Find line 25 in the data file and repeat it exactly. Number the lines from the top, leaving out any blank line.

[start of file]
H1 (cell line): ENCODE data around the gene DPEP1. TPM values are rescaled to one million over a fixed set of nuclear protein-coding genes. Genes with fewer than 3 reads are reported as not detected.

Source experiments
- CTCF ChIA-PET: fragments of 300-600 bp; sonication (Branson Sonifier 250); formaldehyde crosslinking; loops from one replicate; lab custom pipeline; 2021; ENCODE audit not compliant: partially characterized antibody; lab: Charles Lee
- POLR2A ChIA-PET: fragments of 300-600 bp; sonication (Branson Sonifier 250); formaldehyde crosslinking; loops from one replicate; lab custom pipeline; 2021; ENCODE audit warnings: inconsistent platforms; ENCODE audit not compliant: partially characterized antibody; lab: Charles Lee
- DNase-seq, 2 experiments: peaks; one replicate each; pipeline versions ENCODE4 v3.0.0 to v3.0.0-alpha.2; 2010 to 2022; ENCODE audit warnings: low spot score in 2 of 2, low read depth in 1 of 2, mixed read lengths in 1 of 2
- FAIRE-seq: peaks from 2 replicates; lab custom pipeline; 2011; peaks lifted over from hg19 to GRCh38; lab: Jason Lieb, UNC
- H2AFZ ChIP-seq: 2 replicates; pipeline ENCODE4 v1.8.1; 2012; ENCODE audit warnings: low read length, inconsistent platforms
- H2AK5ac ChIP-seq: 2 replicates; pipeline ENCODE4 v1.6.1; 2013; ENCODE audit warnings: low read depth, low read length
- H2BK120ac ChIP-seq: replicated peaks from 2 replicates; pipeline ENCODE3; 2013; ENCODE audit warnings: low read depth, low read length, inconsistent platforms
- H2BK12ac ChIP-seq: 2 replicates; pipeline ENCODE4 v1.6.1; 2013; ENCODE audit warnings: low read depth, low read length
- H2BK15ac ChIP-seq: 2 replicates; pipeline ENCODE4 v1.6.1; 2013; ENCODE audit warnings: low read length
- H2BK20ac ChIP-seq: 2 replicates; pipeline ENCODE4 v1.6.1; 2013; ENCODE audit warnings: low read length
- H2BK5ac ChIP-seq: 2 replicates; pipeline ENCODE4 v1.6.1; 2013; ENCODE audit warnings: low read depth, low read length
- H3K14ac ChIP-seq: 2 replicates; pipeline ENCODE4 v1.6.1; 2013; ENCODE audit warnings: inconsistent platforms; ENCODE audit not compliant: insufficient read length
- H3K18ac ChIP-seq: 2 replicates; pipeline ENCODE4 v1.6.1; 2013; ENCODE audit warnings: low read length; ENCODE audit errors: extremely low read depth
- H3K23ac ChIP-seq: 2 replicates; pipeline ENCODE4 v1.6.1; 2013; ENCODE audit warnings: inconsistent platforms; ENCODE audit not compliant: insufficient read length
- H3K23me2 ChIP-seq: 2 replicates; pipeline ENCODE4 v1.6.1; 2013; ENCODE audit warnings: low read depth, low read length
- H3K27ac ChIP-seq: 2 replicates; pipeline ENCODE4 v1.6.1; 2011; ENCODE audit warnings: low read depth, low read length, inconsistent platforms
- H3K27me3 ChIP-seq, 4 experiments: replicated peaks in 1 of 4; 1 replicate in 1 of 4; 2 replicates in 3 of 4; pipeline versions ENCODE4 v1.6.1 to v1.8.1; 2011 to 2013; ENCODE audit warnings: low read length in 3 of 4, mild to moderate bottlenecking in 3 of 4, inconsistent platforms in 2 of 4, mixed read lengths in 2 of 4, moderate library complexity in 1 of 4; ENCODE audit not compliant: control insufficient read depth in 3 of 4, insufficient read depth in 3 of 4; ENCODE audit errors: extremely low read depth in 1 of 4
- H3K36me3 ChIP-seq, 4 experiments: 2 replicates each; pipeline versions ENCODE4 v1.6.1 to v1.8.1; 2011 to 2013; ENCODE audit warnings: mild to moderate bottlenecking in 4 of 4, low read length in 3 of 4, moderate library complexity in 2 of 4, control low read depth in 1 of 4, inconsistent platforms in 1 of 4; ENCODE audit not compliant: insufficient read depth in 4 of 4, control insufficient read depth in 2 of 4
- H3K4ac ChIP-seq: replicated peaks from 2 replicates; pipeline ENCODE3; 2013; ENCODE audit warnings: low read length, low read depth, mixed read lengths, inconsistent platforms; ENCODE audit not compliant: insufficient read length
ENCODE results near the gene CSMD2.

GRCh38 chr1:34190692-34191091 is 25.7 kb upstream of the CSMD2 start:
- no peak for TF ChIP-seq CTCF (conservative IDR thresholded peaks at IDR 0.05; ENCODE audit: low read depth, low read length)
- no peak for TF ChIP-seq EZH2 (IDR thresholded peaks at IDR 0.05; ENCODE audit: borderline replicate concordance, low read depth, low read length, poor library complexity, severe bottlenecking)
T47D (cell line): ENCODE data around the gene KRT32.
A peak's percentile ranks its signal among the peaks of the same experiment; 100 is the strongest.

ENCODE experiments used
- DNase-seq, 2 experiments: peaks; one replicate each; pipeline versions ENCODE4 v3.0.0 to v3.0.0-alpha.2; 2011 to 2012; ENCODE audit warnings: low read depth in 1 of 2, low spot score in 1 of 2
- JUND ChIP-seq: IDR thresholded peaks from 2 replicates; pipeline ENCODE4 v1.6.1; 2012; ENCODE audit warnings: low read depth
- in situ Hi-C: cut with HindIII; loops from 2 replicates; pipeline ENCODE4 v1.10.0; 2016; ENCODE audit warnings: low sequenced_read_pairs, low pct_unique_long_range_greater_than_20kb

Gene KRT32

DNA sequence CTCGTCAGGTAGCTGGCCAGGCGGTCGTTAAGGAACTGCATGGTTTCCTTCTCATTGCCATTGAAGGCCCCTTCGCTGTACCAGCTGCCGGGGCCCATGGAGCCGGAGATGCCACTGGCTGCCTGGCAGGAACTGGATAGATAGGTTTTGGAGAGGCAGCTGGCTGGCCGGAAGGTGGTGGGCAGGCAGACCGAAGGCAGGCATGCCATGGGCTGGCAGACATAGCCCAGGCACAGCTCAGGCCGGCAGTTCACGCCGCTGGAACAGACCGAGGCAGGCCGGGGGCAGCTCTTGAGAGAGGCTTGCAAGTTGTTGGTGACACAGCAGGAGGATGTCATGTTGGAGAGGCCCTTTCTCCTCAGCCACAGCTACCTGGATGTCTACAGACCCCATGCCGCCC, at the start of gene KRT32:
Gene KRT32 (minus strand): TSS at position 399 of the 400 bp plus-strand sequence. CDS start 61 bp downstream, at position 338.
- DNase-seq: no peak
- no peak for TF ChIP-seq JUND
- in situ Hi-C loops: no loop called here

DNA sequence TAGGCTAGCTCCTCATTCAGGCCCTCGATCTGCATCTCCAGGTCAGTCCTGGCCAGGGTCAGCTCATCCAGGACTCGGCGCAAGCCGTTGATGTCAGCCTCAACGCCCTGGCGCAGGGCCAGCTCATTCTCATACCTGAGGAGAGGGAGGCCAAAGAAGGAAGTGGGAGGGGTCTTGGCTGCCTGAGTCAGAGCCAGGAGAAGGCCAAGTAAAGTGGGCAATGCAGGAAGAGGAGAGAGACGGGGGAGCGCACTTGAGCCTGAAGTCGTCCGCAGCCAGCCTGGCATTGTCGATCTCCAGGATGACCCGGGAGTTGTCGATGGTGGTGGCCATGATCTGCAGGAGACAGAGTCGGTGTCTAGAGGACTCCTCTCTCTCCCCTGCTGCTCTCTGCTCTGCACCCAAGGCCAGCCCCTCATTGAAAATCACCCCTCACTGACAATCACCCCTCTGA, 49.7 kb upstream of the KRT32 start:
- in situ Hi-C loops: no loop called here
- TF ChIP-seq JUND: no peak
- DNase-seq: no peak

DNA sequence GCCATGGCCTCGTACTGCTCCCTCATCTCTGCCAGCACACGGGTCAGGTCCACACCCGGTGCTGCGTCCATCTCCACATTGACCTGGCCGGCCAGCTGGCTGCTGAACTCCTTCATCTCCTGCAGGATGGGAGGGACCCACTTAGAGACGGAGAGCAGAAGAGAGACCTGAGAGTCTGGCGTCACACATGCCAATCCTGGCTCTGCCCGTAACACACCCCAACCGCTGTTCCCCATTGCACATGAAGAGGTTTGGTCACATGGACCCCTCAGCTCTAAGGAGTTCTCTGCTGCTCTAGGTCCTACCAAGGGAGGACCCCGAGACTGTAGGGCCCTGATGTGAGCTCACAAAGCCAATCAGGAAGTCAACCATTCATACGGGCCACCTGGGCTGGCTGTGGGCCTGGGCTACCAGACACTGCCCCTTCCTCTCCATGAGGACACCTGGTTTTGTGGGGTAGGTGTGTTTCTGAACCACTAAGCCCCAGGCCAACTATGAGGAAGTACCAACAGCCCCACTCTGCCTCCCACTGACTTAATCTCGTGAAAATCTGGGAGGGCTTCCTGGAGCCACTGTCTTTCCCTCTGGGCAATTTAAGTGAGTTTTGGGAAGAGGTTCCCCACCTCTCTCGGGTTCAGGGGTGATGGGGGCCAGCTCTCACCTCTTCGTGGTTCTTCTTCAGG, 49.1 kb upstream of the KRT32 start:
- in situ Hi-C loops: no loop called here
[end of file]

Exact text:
- no peak for TF ChIP-seq EZH2 (IDR thresholded peaks at IDR 0.05; ENCODE audit: borderline replicate concordance, low read depth, low read length, poor library complexity, severe bottlenecking)